After dinner, I go back to my room to get a good night’s sleep before a dawn departure for my all-day boat ride around Inle Lake. I’m exhausted since I’ve been up and going since 4:30 this morning, when I left Bagan.  I’m excited to explore this beautiful lake I’ve heard so much about. 🙂

 

Categories: Asia, Everest Nepali Food, Inle Lake, Myanmar, Nyaungshwe, Shan State, Yadana Man Aung Paya | Tags: , , , , , | 12 Comments

a bicycle ride to red mountain estate vineyards & winery

Sunday, February 22:  After leaving the Nigyawdayan Stupa, I pedal up the main two lane highway along the northeast side of Inle Lake.  I don’t have any views of the lake at this point; I’m on my way to the Red Mountain Estate Vineyards & Winery and I enjoy the breeze on this warm day and the views of the mountains and farmland.

on the road to Red Mountain Winery

on the road to Red Mountain Winery

on the road to Red Mountain Winery

on the road to Red Mountain Winery

I’m not exactly sure where I’m going and it seems quite a long ride out into the middle of nowhere.  Finally, I come upon a road veering to the left with a sign for the winery.  It looks like I’m going to reach my destination after all!

the end is in sight!

the end is in sight!

I can see the winery up on a hill quite a way ahead, and I pedal hard to climb the hill, passing by some homes along the way.

through the neighborhood

through the neighborhood

house outside of Nyaungshwe

house outside of Nyaungshwe

The Red Mountain Estate was started in 2002.  The estate was chosen for its special micro-climate, cool nights and sunny days during the fruit cycle.  The goal was to produce high quality wines 100% made in Myanmar and supervised by French and Australian experts.  The vineyard is planted with red varieties such as Syrah, Pinot Noir, Cabernet Sauvignon, Tempranillo, Carignan, and Malbec.  White varieties are Sauvignon Blanc, Chardonnay, Chenin and Colombard.  All vines were imported from France, Spain and Israel, according to a pamphlet from the winery.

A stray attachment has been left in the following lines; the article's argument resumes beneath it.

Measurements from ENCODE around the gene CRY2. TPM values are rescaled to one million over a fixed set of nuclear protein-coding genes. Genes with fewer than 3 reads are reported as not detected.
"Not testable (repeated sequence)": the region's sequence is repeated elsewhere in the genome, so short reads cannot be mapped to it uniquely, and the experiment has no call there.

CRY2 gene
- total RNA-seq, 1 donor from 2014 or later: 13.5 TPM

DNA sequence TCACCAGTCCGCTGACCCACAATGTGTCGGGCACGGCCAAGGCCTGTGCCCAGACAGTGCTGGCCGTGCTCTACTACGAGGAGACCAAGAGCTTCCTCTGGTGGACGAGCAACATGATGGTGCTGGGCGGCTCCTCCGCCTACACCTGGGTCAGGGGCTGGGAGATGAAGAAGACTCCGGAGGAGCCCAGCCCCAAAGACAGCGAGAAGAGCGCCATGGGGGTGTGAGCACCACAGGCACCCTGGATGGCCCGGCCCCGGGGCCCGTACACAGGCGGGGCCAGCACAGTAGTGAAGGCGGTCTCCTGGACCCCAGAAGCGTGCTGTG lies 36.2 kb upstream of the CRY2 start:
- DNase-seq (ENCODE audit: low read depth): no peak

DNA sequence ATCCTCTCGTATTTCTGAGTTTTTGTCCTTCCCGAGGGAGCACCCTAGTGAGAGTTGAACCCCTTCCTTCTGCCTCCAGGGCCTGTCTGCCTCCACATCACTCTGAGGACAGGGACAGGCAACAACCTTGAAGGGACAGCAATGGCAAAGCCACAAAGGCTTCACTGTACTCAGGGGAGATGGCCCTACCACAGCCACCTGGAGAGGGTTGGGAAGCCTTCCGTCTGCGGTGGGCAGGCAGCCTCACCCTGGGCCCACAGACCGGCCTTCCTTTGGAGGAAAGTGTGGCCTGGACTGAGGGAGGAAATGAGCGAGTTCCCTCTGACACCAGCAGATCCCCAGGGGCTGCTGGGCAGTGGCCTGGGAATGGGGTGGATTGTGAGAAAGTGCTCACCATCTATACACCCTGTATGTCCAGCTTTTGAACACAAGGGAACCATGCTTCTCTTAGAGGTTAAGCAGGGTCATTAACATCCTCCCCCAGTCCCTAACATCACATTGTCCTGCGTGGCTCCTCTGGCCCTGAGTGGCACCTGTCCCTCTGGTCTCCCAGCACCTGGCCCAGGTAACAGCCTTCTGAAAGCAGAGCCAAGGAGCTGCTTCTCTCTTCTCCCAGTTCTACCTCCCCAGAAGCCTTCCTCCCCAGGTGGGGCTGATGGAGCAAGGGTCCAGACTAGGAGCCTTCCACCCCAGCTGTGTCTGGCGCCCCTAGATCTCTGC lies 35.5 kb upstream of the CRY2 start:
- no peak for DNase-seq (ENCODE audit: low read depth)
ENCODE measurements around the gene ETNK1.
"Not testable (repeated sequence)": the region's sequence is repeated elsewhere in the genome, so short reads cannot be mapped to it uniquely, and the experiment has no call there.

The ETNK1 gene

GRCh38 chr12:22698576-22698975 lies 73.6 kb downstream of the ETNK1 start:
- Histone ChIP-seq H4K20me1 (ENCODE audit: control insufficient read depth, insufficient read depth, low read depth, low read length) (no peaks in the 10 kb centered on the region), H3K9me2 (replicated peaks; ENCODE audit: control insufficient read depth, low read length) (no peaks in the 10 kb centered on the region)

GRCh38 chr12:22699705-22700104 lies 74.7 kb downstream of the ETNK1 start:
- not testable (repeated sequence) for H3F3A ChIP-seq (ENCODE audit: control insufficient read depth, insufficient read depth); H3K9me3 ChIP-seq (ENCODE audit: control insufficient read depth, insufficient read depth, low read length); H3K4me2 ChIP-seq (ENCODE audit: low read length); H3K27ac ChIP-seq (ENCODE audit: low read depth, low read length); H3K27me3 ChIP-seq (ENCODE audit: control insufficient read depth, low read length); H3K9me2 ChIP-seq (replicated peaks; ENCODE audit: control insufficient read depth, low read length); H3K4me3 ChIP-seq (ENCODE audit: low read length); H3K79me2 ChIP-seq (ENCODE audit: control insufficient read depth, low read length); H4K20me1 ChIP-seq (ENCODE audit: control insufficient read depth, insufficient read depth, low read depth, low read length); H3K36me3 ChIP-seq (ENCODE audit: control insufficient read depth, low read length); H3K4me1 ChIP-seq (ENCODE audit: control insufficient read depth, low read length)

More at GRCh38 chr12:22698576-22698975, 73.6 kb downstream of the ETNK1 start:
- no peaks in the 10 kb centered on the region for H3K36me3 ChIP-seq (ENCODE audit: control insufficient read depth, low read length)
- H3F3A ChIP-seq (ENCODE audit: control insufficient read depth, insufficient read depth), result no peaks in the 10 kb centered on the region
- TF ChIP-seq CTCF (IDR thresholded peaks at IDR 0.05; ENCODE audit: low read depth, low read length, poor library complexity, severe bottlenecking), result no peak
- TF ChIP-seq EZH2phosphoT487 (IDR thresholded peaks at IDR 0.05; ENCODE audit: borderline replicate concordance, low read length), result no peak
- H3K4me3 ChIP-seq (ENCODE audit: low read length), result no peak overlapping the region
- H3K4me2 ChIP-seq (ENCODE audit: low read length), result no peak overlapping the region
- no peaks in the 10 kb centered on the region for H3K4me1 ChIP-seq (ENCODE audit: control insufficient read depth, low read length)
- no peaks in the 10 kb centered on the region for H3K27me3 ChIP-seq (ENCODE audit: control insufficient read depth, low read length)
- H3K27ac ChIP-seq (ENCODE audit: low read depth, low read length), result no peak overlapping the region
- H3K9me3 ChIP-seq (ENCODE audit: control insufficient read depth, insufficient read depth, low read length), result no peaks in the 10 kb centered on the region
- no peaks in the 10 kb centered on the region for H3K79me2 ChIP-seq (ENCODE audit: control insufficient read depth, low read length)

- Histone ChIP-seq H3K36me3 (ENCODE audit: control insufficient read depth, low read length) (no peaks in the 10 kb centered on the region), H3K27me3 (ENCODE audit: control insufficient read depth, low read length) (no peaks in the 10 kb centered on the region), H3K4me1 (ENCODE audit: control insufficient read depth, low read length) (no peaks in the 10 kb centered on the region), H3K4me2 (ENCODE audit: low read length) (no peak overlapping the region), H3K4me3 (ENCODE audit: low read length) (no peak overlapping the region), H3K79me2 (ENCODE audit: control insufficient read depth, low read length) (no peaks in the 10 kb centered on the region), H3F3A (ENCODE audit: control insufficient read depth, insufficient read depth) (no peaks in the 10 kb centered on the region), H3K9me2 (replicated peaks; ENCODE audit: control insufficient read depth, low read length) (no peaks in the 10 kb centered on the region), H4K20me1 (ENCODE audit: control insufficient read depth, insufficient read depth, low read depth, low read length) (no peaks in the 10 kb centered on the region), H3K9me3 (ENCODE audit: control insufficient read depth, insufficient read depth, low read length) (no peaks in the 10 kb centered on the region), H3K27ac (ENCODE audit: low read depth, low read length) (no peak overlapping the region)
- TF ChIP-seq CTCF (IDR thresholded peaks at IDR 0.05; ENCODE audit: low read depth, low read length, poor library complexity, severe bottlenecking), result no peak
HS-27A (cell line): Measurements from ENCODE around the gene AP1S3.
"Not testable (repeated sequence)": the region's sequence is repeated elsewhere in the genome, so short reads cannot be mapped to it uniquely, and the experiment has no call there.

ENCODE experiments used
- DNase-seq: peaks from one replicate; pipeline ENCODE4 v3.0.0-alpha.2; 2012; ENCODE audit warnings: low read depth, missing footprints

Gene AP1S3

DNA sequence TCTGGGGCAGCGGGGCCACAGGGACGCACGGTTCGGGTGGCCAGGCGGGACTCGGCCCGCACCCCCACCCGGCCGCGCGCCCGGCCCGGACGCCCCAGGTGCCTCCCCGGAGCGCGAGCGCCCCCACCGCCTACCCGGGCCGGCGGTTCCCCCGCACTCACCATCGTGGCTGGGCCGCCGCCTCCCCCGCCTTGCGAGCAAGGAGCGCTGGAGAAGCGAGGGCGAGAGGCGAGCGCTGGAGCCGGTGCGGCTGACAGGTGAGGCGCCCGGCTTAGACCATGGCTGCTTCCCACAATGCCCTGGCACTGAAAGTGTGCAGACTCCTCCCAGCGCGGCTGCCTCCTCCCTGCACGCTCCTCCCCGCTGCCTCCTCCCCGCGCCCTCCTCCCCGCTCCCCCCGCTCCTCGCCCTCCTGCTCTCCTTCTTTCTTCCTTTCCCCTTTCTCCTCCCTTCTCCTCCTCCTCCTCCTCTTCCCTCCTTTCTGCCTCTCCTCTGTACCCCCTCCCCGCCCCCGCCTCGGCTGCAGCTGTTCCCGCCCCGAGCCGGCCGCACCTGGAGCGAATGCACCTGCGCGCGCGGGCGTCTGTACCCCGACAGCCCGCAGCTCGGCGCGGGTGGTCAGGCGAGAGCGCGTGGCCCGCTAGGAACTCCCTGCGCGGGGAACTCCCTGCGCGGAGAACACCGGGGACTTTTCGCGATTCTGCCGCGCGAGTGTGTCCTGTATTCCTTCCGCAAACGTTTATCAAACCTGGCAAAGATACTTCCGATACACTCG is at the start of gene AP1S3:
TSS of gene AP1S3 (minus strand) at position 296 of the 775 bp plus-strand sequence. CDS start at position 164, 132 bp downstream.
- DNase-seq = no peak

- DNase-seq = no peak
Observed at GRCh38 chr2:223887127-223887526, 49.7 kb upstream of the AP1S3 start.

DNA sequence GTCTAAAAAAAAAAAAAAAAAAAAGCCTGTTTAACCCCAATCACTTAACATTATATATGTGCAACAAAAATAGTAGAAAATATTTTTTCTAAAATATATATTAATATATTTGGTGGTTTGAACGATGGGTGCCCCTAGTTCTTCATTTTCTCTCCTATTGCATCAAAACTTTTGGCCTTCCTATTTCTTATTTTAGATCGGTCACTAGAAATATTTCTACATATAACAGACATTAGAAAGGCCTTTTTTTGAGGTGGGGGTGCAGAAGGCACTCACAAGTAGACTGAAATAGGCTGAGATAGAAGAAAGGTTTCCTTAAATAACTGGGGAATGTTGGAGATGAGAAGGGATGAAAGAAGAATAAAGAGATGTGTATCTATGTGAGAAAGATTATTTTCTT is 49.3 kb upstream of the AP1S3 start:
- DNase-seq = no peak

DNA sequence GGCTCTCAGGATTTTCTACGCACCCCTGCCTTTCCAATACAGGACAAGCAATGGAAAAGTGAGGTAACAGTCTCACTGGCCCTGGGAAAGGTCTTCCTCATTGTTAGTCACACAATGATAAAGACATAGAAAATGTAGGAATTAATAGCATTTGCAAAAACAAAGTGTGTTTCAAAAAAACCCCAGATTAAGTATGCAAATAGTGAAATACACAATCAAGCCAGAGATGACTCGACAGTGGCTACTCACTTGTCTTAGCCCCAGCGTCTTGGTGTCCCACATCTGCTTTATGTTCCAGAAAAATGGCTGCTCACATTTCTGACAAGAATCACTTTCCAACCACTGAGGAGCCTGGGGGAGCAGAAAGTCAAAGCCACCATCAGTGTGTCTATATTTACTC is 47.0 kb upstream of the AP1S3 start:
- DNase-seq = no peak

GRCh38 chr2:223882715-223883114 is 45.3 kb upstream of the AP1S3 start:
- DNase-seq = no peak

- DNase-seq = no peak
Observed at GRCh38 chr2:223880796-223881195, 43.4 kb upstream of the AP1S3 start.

I continue up the hill on my bicycle, keeping the winery in sight.

farms and mountains

farms and mountains

The hill gets quite steep as I approach the winery, and I see some people have left bicycles at the bottom of the hill.  I follow suit and lock up my bike beside the others.

vineyards at Red Mountain Winery

vineyards at Red Mountain Winery

Red Mountain Winery

Red Mountain Winery

up the steps to Red Mountain Winery

up the steps to Red Mountain Winery

After walking up to the winery, I go inside, where it’s quite crowded and noisy.  I order a flight of wines and ask for it to be served on the terrace.  It’s a lot quieter, though quite hot, outside.  It has a lazy and relaxed atmosphere.

I sit and enjoy the view and my wine flight.  Since I’m on my own, I take some selfies; they’re from some strange angles. 🙂  Here I enjoy my wine, although I’m a little jealous of the people who are here with friends.  Though most of the time I don’t mind traveling alone, there are times like these when I wish I had a friend along.

Cheers!

Cheers!

my view

my view

tourists relaxing at the winery

tourists relaxing at the winery

happy in Myanmar

happy in Myanmar

I do ask the waiter to take a picture of me, so I do get one decent photo.  I’m feeling pretty good after drinking the whole flight!

me at Red Mountain Estate Winery

me at Red Mountain Estate Winery